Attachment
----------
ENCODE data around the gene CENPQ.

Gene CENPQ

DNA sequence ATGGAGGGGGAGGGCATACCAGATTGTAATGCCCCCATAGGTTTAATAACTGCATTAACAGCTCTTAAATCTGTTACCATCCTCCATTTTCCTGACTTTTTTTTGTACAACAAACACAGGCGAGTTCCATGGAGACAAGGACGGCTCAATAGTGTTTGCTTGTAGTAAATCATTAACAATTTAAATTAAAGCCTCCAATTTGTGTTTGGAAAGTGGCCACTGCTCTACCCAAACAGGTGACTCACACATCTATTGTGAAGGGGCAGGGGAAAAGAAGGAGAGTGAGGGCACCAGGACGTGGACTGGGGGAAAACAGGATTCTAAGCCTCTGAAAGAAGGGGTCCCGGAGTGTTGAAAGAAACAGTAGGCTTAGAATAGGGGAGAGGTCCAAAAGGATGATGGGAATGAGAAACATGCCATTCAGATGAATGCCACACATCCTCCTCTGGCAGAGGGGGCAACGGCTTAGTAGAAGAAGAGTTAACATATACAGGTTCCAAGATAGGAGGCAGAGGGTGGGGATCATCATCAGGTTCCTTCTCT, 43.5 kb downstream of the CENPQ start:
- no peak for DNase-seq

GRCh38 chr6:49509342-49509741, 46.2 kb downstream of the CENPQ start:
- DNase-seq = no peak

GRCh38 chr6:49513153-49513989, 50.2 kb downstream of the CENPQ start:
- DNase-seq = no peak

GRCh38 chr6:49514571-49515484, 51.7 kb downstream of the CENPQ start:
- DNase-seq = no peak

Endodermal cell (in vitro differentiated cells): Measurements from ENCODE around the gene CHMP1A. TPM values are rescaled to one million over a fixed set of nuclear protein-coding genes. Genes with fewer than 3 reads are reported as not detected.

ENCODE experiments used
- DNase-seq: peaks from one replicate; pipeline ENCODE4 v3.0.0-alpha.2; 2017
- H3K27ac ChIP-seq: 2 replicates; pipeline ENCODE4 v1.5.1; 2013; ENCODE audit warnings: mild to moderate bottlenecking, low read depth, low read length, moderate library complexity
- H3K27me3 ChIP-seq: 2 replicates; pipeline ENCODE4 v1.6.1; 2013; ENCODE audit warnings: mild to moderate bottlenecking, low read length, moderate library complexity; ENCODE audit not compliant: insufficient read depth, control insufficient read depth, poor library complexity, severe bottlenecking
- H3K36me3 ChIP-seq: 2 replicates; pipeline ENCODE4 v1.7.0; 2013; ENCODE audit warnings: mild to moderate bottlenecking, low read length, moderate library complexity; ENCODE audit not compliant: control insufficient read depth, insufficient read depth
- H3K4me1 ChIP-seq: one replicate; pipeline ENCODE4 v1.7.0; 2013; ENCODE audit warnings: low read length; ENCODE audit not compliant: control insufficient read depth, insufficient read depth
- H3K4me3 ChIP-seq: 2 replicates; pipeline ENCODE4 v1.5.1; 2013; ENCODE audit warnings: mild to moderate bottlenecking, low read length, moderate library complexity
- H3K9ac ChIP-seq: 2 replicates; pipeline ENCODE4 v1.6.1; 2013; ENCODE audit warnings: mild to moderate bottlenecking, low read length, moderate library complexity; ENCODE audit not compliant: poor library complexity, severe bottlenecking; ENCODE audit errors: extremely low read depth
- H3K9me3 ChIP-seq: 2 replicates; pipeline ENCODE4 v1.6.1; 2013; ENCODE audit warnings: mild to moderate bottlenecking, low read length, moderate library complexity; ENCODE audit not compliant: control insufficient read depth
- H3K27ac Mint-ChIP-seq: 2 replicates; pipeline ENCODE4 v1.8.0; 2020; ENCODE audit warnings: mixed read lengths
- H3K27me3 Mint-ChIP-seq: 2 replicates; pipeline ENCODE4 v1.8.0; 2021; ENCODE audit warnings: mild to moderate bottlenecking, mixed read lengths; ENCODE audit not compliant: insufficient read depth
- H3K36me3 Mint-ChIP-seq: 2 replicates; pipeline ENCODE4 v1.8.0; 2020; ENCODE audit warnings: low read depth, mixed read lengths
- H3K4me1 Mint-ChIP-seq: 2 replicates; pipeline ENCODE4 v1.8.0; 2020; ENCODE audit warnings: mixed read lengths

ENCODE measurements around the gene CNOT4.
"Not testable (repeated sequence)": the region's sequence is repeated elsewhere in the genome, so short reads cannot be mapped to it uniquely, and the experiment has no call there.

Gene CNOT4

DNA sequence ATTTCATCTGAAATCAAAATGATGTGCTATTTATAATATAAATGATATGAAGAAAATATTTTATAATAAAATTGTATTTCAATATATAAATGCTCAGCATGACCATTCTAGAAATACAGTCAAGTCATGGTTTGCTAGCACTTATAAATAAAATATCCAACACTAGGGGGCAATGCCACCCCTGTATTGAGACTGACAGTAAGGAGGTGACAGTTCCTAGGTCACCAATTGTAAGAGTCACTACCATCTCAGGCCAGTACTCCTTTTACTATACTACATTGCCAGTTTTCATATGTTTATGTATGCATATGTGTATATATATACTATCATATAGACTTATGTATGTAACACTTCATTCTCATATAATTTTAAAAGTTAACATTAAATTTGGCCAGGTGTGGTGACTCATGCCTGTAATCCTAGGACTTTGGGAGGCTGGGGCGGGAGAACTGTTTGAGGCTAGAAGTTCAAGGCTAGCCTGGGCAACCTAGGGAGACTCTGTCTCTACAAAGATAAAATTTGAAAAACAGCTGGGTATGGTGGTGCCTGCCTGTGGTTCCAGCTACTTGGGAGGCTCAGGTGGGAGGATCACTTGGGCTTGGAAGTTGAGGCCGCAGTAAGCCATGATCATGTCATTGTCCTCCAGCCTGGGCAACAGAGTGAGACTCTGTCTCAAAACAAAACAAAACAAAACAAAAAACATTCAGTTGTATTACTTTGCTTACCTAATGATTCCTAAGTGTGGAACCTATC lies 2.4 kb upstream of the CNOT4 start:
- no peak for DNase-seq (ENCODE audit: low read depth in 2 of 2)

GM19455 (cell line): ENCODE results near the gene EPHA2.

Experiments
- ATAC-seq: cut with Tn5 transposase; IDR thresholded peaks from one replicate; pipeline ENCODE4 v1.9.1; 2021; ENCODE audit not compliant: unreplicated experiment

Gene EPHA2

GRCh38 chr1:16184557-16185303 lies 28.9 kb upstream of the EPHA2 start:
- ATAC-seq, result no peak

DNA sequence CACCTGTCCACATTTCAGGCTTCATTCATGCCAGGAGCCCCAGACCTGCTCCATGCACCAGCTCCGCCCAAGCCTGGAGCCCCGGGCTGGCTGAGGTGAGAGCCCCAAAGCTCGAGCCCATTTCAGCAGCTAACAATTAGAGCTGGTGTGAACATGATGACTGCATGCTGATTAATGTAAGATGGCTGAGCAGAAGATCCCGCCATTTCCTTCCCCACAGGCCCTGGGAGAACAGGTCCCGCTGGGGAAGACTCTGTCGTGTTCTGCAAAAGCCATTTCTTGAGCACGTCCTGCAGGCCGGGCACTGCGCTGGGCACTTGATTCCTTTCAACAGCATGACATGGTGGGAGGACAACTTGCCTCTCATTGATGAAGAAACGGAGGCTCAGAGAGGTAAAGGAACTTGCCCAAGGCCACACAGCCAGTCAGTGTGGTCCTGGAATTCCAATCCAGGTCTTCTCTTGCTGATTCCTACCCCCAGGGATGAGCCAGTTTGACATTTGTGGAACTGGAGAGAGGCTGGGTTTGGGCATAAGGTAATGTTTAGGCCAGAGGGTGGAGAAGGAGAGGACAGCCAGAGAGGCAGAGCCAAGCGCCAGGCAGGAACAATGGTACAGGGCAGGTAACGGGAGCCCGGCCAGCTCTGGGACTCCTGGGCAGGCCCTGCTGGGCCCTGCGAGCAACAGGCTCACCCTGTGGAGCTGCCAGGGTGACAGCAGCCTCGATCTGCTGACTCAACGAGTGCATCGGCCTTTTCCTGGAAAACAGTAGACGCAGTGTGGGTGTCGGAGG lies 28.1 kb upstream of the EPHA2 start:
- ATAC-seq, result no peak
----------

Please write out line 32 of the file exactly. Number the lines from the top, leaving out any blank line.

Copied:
- ATAC-seq: cut with Tn5 transposase; IDR thresholded peaks from one replicate; pipeline ENCODE4 v1.9.1; 2021; ENCODE audit not compliant: unreplicated experiment